Wednesday, 13 November 2013

Hong Kong should join the OECD

Article in China Daily, Hong Kong Edition on November 11, 2013 by Ken Davies.


Hong Kong can benefit from joining the Organisation for Economic Co-operation and Development (OECD), the world’s leading forum for sharing experience on all areas of policy apart from defense and national security.


The OECD is no longer just a “rich countries’ club” now that its members include countries like Chile, Mexico and Turkey, as well as developed countries in Europe, North America, North East Asia and Australasia. Nevertheless, joining it is often seen as an accolade for reaching a high level of economic development. This was, for instance, the case when South Korea joined in 1996.

The organization brings together foremost policy experts from around the world, but it is not merely a think-tank. Member government representatives gather on policy committees to review each other’s policies. They also sign declarations and conventions that have the force of treaties.

Unlike the United Nations General Assembly, OECD committees and the annual ministerial get-together are peaceful and positive in tone, with the focus on helping members to improve. Nobody bangs their shoe on the table. Proceedings are behind closed doors, encouraging frankness.

Nor are members coerced into saying or doing anything they don’t like. Decisions are by consensus, not majority vote (except only in the Budget Committee).

Hong Kong has been an officially-recognized observer on the OECD’s Trade Committee since 1994 and an observer on its Committee on Financial Markets since 1995. In practice, observers are given equal rights with members on such committees. Hong Kong is frequently included in multi-economy studies by the OECD in policy areas such as education. It usually emerges rather well in comparison to many existing OECD member countries.

There are costs and benefits of joining any club. The main cost to Hong Kong is made up of fees for joining the OECD and renewing membership, which are not large for an economy of Hong Kong’s size. The potential benefits to Hong Kong — and the other members — if Hong Kong joins the OECD, are enormous.

The SAR faces many policy challenges. None of these challenges is unique. Hong Kong can learn much from the experiences of other countries, enriched by analysis by the OECD Secretariat. The OECD’s evidence-based policy research is second to none.

Crucially, membership of the OECD will give Hong Kong a key role in making international rules across a wide range of policies that directly affect Hong Kong, including responsible business conduct, corporate governance, statistics, education and many others. It will also be in a position to shape the research agenda to meet its own needs.

And as the SAR shares its own considerable success in economic and social policies, it spreads its message in an effective — and cost-effective — way. For example, it can lead the way in demonstrating how to build an open, rules-based business climate that attracts large investments.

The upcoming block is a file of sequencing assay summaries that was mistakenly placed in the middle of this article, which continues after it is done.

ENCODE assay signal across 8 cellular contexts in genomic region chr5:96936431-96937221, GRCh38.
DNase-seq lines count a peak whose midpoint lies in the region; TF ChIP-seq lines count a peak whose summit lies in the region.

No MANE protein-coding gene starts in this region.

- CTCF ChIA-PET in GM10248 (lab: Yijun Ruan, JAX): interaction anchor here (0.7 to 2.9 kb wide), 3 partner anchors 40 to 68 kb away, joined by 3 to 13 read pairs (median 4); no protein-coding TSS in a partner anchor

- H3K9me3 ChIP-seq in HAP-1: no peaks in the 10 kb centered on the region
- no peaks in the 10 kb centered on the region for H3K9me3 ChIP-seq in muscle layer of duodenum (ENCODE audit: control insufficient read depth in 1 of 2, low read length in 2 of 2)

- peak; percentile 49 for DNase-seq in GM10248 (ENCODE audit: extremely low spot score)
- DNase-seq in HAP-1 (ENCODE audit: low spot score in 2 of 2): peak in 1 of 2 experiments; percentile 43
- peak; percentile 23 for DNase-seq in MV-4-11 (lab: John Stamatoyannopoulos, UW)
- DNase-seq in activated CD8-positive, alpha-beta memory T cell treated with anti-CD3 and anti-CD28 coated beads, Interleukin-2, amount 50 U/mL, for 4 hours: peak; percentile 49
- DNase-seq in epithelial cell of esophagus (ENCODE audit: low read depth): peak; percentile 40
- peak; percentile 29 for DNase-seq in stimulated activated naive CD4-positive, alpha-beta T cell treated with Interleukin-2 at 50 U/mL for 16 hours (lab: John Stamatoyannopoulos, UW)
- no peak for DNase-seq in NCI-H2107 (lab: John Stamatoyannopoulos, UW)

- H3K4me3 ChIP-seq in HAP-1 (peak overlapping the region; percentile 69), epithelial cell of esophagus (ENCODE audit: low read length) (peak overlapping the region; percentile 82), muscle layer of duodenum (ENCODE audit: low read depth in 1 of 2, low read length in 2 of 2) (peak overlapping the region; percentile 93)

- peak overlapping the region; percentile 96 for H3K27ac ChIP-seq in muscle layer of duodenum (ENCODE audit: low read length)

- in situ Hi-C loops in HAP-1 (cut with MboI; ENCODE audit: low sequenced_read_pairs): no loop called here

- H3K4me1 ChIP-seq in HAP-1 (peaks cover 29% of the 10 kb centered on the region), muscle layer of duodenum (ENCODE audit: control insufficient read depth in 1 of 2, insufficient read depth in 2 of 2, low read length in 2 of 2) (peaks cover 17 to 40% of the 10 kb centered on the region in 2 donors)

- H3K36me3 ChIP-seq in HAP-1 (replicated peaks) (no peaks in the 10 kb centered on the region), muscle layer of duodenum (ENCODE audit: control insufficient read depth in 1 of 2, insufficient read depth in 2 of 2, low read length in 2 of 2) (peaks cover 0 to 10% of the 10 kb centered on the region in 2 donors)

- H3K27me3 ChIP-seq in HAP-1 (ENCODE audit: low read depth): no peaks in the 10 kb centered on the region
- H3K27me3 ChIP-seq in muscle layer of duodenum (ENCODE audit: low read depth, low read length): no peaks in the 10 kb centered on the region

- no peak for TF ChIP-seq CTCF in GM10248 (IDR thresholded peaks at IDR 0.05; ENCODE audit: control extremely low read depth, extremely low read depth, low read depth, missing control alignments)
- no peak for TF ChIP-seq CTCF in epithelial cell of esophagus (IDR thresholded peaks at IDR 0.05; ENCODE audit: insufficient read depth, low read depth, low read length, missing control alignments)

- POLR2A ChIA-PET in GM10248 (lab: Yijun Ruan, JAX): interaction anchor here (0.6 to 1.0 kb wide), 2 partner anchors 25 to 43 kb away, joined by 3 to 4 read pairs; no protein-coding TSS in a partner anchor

Also, explaining the ICAC’s success can both attract investment by showing that Hong Kong is a clean place to do business and also help the SAR’s trading partners to root out corruption.

As Hong Kong signed the General Agreement on Tariffs and Trade in 1986, it became a founder member of the World Trade Organization (WTO) at the beginning of 1995. WTO membership is an effective precondition for accession to the OECD, which requires a higher standard of commitment that includes investment, as well as trade, openness.

But could Hong Kong pass all the entry tests? There are dozens of “acquis” it would have to sign, including declarations that usually entail policy changes.

In fact, Hong Kong is already more qualified even than some existing member countries. It would have no difficulty making the grade in a couple of years at most. By contrast, Russia has been struggling with difficulty through the accession process since it was invited to apply in 2007 and is not yet a member.

The hardest part of joining the OECD is in the investment policy area, which is where, as an OECD official, I worked with China and other countries from 2002 to 2010. This involves signing the Declaration on International Investment and Multinational Enterprises and acceding to the OECD Codes of Liberalisation of Capital Movements and of Current Invisible Operations.

Since Hong Kong is already a model of investment and trade openness, it would face no difficulties in signing either of these international agreements. It could even do so as a non-member of the OECD.

Before deciding to apply for OECD membership, Hong Kong can test the waters by becoming an observer on more policy committees. I confidently predict that such an initiative would be warmly welcomed all round.

The author was head of Global Relations in the OECD’s Investment Division until his retirement in 2010. He played a major role in bringing the “enhanced engagement countries” (Brazil, China, India, Indonesia and South Africa) closer to the OECD.

No comments:

Post a Comment